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May 2009 virus activity review from Doctor Web

June 1, 2009

Doctor Web presents the virus activity review for May 2009. In the past month the share of ransomware among other malicious programs remained the same but virus makers honed their social engineering techniques and created new tools that would make their work easier. May also saw several new rootkits. Spammers were even more eager to advertise their services using new ways to bypass spam-filters.


As development of malicious programs became purely commercial, a new type of virus threats — ransomware — emerged in the Internet.

The first species of this type of malware were discovered in 2005. They were followed by Trojans that could encrypt files on a compromised machine and provide a victim with a ransom note offering to contact the virus maker to decrypt compromised data. In later versions of such malicious programs the note explicitly stated the amount one had to pay and how he could do that. These programs entered the Dr.Web classification as Trojan.PGPCoder and Trojan.Encoder with its numerous modifications. Special decryption utilities from Doctor Web are available for free download from the company web-site.

Even though Trojans locking the screen in Windows became known to the wide audience only in 2009, the first samples of such malicious programs (Trojan.Winlock) appeared in 2005, at the same time as Trojans encrypting user data.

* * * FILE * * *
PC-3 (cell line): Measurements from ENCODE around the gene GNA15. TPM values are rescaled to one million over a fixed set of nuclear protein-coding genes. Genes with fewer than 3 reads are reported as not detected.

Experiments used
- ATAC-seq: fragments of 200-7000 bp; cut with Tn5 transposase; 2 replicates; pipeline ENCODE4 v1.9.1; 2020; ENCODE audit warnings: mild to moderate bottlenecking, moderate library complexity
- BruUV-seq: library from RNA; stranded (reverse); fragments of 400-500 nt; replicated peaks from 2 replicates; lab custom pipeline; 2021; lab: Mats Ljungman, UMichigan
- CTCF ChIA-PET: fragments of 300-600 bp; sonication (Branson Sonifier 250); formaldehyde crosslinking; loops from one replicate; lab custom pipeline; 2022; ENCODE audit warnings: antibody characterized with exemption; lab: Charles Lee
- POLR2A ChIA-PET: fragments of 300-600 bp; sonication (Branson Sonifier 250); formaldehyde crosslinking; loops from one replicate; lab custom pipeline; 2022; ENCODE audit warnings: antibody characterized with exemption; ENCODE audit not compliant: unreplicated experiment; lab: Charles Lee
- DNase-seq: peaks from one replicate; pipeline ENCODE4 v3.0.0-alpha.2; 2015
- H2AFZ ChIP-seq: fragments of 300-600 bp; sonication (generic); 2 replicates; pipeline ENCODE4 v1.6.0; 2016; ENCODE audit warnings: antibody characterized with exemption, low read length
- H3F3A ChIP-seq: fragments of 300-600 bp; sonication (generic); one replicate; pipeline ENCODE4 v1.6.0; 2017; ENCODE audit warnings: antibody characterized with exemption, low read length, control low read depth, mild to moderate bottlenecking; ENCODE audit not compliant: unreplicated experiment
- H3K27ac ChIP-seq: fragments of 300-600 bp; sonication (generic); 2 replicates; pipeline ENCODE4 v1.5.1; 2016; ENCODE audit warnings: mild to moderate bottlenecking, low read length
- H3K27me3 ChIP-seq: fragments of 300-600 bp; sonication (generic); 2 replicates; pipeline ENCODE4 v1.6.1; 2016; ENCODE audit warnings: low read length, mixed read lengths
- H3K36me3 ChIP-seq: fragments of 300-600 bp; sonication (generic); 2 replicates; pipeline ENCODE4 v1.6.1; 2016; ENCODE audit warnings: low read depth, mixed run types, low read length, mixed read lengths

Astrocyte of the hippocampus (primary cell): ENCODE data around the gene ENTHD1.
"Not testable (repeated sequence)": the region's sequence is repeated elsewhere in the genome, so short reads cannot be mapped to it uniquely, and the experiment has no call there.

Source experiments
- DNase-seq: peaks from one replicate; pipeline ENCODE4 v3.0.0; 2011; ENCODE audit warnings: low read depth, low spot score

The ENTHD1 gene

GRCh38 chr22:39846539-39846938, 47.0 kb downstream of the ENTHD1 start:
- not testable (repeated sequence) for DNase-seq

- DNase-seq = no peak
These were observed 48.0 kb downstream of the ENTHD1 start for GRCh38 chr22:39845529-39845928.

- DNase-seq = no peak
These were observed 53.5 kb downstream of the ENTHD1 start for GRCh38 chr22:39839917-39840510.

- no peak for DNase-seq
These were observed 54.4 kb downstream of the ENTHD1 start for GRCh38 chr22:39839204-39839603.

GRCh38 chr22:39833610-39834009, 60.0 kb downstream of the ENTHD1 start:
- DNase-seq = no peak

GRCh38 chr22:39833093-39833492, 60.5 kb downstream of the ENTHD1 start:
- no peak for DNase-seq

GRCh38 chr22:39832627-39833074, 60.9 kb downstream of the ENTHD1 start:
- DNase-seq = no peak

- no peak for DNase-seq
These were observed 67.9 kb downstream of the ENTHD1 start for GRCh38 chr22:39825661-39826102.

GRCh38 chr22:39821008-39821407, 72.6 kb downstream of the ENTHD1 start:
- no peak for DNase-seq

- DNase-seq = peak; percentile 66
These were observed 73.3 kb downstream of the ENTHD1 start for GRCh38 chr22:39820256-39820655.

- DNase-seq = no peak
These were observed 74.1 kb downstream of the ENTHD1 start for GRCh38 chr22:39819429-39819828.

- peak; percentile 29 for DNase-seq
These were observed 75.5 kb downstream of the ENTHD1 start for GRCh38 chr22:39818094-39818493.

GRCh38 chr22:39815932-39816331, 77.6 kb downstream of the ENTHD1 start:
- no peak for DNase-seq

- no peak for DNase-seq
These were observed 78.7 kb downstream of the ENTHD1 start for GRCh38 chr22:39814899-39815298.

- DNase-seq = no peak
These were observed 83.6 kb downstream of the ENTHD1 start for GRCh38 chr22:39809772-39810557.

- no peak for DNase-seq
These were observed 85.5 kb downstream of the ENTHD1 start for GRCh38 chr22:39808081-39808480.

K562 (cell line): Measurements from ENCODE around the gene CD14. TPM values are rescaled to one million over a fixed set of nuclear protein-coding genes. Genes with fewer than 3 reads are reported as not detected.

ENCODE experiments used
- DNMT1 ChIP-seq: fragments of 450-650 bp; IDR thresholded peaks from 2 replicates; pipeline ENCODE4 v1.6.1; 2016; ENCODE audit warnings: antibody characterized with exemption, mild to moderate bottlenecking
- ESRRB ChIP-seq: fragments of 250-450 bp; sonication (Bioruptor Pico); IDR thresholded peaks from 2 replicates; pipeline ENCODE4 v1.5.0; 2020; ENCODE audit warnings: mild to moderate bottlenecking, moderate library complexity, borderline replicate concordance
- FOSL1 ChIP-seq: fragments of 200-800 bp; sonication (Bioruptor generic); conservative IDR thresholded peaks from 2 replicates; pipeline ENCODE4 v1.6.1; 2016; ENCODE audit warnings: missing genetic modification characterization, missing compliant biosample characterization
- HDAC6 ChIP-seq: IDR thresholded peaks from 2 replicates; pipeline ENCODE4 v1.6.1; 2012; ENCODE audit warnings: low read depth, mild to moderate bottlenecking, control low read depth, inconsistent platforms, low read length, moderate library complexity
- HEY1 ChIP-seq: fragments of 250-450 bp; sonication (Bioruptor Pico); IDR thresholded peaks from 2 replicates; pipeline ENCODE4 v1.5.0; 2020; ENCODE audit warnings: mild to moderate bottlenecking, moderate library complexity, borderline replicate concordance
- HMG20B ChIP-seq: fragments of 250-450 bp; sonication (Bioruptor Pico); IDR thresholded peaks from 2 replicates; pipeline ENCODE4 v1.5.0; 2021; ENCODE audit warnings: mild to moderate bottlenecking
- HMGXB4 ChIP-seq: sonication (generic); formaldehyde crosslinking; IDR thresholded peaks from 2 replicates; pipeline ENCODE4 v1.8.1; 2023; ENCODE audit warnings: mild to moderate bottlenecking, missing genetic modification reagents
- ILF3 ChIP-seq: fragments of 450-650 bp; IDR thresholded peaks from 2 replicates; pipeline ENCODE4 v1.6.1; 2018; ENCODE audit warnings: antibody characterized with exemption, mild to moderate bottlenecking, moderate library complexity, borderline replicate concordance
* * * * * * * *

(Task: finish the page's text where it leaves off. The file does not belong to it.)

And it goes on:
Later cyber-criminals chose to simplify the money transfer procedure and offered victims all over the world to send paid SMS.

Following the pattern new malicious programs appeared in 2008 (Trojan.Blackmailer). This time users had to pay for removal of an adult content banner displayed on every loaded web-page. Most of the Trojans targeted users of Internet Explorer. However, later variations of the blackmailer program could also jar on nerves of web-surfers using Mozilla Firefox and Opera.

Authors of the new modification of Trojan.Winlock that locked the screen under Windows also chose paid SMS as the most convenient way to receive a ransom. Users whose machines have been compromised by the Trojan can use the special generator on the site of Doctor Web to unlock their systems. To ensure detection of numerous modifications of Trojan.Winlock virus analysts of the company created the special Trojan.Winlock.origin definitions that allow Dr.Web anti-viruses to detect modifications of the Trojan that have not been analyzed in the virus laboratory.

Latest modifications of Trojan.Winlock were somewhat more intimidating. They featured a countdown timer and warned a user against reinstalling the system that would allegedly lead to data losses.

Virus analysts also discovered many imitations of Trojan.Winlock. Such malicious programs were less sophisticated with the unlock password specified in the code of the Trojan. Some of these Trojans were never meant to unlock a system. ending an SMS at the suggested number would increase the rating of the virus maker on one of social networking web-sites but the system would still be locked.

Another innovation from the virus makers was a constructor of Trojans locking Windows systems that enabled them to create new versions of the Trojan with different ransom notes.

New versions of the GUI scanner

Aiming to ensure detection of the BackDoor.Maosboot rootkit and Trojan.AuxSpy, Doctor Web updated its scanner for Windows several times in May.

Trojan.AuxSpy blocks launch and disrupts operation of several utilities (.e that could help neutralize the malicious program Even though the Trojan doesn’t run in the system kernel mode, it adds its entry into the system Registry and can restore itself from the memory.